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Narrowboat Adventures: Weeks One and Two September 16, 2017

Filed under: Canal boat,General Musings,Knitting Travels,Narrowboating,Travels — happystitches @ 16:32

Week One:

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Two days before we set off!

We had an interesting and busy few days after reaching the UK: pre-boat shopping and provisioning whilst we still had a car.

I knit quite a few rounds on the Ice Dragon blanket between Heathrow, Somerset, Merseyside and Oxford. And not a stitch for a whole week after having embarked on the Queen Bee!

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Our beautiful home for these three months: The Queen Bee

We arrived on QB with all our provisions and worldly goods in garbage bags (no room for suitcases on a narrowboat). Steve, Queen Bee’s owner, met us for a handover and we moved in. This felt roughly like getting a quart into a pint pot. The boat has plenty of equipment and every locker had something in it.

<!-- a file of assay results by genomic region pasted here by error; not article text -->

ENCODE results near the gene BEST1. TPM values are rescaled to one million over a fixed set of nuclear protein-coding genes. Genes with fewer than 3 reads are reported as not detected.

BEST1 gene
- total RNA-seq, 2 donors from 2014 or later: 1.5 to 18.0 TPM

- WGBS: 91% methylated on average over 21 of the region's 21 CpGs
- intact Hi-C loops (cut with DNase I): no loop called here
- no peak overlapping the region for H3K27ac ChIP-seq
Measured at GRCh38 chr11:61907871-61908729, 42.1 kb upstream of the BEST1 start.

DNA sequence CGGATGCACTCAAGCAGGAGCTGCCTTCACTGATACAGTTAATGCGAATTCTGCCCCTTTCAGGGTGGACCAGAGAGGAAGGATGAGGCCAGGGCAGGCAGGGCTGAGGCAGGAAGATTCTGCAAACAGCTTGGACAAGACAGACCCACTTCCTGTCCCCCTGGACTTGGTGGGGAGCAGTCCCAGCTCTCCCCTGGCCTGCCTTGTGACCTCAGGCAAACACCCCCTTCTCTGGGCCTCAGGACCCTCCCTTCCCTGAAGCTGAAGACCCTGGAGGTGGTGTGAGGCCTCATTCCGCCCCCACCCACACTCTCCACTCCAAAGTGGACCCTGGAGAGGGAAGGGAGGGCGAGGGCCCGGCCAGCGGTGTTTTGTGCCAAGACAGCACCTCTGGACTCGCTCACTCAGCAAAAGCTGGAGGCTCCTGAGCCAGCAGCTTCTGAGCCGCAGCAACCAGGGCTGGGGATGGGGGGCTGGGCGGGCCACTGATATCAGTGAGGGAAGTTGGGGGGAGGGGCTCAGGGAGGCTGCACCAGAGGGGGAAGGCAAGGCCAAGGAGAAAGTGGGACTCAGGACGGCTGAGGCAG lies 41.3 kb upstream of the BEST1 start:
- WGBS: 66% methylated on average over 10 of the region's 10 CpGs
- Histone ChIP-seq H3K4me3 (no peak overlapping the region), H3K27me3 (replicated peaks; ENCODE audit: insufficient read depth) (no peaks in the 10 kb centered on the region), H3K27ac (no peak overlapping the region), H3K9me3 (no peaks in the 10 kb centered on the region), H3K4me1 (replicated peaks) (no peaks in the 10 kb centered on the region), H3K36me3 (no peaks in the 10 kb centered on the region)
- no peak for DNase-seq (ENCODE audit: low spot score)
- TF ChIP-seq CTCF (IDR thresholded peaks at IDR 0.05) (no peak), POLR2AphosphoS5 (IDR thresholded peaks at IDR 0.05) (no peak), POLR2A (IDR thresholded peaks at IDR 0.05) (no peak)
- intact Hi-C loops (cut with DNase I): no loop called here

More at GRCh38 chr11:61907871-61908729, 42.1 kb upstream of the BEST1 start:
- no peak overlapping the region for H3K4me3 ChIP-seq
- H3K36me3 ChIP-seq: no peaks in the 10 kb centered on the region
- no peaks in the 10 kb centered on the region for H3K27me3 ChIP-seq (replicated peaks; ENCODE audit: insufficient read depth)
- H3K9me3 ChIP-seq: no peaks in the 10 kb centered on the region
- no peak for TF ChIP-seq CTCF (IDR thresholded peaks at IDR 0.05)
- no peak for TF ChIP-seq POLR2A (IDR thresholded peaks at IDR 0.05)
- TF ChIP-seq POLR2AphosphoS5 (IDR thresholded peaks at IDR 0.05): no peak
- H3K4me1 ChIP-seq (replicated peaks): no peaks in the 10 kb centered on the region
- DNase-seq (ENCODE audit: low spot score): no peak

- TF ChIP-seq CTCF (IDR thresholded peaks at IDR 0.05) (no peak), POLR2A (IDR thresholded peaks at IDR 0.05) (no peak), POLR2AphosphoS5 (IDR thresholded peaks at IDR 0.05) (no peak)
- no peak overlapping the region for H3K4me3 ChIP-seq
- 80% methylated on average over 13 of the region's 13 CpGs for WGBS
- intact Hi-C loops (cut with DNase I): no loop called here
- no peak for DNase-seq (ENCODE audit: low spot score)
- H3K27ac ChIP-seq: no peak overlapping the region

We sorted ourselves out bit by bit whilst heading to Oxford. The canal and homes alongside were beautiful, but without tying up and going into the city, you really couldn’t see much of the Oxford of dreaming spires, etc. We did get one brief glimpse of Jericho – familiar from Inspector Morse! Next, we started heading north, with one of our first stops just north of Banbury.

After only 4 days, it felt like we’d dropped off the planet.

 

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Heavenly Warwickshire countryside, winding along the contours on the Oxford canal.

 

Internet is tricky and I’m trying to conserve! I’m not getting much time to knit a stitch, but the journey has been nothing but enjoyable so far.

 

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This is my view as I answer my Craftsy class questions!